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Virginia Tech News / Articles / 2013 / 05 

Graduate profile: Victoria Heath combines international savvy with compassionate service

May 8, 2013

Victoria Heath and companion from Kenyan refugee camp
Victoria Heath (right) stands with Sophia, a staff member at the Kakuma Refugee Camp in Kenya.

From Saudi Arabia to Kenya, Victoria Heath of Dhahran, Saudi Arabia, a graduating senior majoring in history and political science in the College of Liberal Arts and Human Sciences, has been to places many Virginia Tech students will never see.

She has used that unique perspective to guide her education while capitalizing on and even creating opportunities to serve others.

Heath’s dream, which she admits will be challenging, is to work for the Foreign Service in the consular track. In that capacity, she recently reflected on how she might "invent the future."

“I will be ‘inventing the future’ by shaping and reforming the presence of America in the world, hopefully in a more optimistic light than today,” began Heath.

Thoughtfully, she explained that she would “have a hand in immigration policies, ideas, reform, and handling educational exchanges, tourism, cultural exchanges, and American ex-patriot issues – all integral parts of America's domestic future and important components of our global future.”

“I want to continue to make the future of America one that all American citizens and future citizens can be proud of; one that embraces others, learns from everything possible, and continues to challenge itself to be better,” said Heath.

Heath continues her travels and career preparations this summer, traveling to Prague in July to participate in the American Institute on Political and Economic Systems study abroad program at Charles University.

After that, she will be joining the Great Oaks Charter School Tutor Corps in Newark, New Jersey and “possibly adjoining that with Americorps for the next year or two.”

Preparing to live the dream

Heath, who calls Dhahran home, went to school in Saudi Arabia from sixth grade through high school. As an expatriate, Heath lived in a compound and “went to school with about 80 different nationalities,” she said.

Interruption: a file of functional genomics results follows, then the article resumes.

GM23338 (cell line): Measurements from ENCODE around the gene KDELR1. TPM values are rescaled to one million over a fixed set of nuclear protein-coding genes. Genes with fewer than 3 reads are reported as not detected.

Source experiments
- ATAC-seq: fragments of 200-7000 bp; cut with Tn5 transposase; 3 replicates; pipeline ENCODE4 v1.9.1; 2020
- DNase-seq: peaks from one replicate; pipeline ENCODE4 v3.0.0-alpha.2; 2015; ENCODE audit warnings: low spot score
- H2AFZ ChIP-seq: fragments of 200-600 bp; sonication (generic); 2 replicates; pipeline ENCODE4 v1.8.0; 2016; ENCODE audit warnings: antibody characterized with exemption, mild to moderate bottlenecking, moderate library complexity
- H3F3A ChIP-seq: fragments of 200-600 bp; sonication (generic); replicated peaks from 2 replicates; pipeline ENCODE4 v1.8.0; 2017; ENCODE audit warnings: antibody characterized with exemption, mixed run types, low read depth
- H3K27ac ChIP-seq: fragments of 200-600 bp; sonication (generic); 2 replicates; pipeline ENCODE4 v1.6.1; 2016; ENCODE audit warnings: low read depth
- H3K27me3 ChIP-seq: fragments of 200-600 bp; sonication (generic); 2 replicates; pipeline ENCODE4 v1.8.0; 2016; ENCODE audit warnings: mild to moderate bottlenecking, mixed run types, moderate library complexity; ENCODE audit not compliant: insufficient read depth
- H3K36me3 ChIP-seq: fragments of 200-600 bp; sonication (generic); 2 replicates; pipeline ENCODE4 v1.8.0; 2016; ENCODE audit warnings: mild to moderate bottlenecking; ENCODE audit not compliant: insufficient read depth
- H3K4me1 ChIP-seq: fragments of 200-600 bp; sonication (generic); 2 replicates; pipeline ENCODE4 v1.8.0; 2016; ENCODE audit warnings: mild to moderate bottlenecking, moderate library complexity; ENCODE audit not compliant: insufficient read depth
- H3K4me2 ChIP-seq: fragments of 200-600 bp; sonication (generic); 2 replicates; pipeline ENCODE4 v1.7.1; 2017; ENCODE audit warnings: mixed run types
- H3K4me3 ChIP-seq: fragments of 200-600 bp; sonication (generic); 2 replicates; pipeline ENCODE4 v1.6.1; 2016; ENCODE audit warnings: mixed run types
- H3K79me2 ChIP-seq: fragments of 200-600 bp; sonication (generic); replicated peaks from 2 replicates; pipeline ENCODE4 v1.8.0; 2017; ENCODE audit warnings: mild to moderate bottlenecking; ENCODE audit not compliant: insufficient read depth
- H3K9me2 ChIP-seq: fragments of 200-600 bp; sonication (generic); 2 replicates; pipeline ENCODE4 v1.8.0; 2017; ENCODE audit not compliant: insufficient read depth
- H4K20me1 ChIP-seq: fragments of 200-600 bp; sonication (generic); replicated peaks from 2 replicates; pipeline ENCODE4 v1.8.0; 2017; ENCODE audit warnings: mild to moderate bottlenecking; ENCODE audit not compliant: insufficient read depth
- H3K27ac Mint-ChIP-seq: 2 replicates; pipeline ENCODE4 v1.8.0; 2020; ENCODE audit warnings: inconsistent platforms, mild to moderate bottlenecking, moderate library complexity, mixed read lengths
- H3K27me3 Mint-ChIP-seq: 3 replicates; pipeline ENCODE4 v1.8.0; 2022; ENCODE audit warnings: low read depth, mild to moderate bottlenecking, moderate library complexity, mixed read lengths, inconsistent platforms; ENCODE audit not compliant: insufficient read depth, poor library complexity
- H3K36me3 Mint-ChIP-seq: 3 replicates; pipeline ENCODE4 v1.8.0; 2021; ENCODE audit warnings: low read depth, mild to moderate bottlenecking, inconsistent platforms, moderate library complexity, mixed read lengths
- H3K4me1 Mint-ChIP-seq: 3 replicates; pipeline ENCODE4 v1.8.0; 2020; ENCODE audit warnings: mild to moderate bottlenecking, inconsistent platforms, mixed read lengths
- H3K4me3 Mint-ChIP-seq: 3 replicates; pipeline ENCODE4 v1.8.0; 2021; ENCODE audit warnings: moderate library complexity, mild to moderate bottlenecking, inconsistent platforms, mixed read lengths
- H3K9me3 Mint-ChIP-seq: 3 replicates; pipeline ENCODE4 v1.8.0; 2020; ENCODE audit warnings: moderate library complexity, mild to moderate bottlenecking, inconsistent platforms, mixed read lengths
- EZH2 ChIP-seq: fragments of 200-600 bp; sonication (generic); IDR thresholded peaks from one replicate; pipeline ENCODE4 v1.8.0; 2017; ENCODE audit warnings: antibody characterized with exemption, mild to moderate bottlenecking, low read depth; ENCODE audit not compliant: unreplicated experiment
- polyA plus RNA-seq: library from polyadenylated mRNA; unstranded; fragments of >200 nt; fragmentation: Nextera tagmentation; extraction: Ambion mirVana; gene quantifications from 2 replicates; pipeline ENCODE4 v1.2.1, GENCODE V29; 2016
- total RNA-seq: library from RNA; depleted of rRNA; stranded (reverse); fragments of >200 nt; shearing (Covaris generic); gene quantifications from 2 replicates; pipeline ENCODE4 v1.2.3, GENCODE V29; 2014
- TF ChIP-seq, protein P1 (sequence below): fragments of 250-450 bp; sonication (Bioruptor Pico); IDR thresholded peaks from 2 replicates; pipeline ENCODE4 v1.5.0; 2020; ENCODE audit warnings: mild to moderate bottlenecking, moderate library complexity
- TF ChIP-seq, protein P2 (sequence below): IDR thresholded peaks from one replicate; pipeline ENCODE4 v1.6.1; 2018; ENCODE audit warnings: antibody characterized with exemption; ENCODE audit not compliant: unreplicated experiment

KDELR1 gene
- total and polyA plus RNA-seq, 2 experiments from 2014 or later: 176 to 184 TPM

The appreciation she gained for other cultures while living abroad translated to her educational pursuits. As a University Honors student, Heath tackled a yearlong research project focusing on how a driving protest by Saudi women in 1990 influenced women’s issues in that country.

Her passion for other cultures led her to volunteer with the Coalition for Refugee Resettlement in Roanoke and helping with a variety of projects, including English instruction. “It was a small environment, and I got to know the refugees really well,” Heath said.

Noting Heath’s overseas background, her interest in researching other cultures, and her practical experience working with refugees, Brett Shadle, associate professor in the Department of History, recruited her to take part in a service learning opportunity at the Kakuma refugee camp in Kenya. The camp, created in the early 1990s for refugees from Sudan, is home to more than 100,000 people.

In the spring of 2012, Heath completed an independent study to learn about the camp, its history, and those who call it home. For four weeks last summer, she worked with refugees at the Kenyan camp in a service learning immersion trip. With an interest in gender issues, Heath supported gender and youth programs at the camp.

"Victoria was careful to avoid the paternalism that all too often afflicts those who seek to help those in dire circumstances," said Shadle. "She understood that her duty was to serve, but also that she gained as much as anyone from her time in Kakuma. Her experiences will undoubtedly inform her future work, which she will approach with inquisitiveness and humility."

“I helped interview women and families about gender-based violence,” Heath said. “I met a lot of amazing women, who have been through things you never would expect anyone to go through, and they still had a smile on their face.”

To keep the children active and out of trouble, sports are encouraged at the camp. Heath helped organize a basketball tournament.

Last fall, Heath completed independent research to further her service learning experience, investigating female genital mutilation within Somali communities in the refugee camp and methods to deter it.

Her interest in undergraduate research led Heath to become an editorial board member of the Virginia Tech Undergraduate Historical Review. She says she hopes to submit some of her own work after graduation.

Beyond academics, Heath is ardent about helping others. She serves on the Virginia Tech Community Literacy Corps, helping students in the classroom of a local middle school several times a week. In addition, she has volunteered for Virginia Tech’s Relay for Life event, participating on the recruitment committee.

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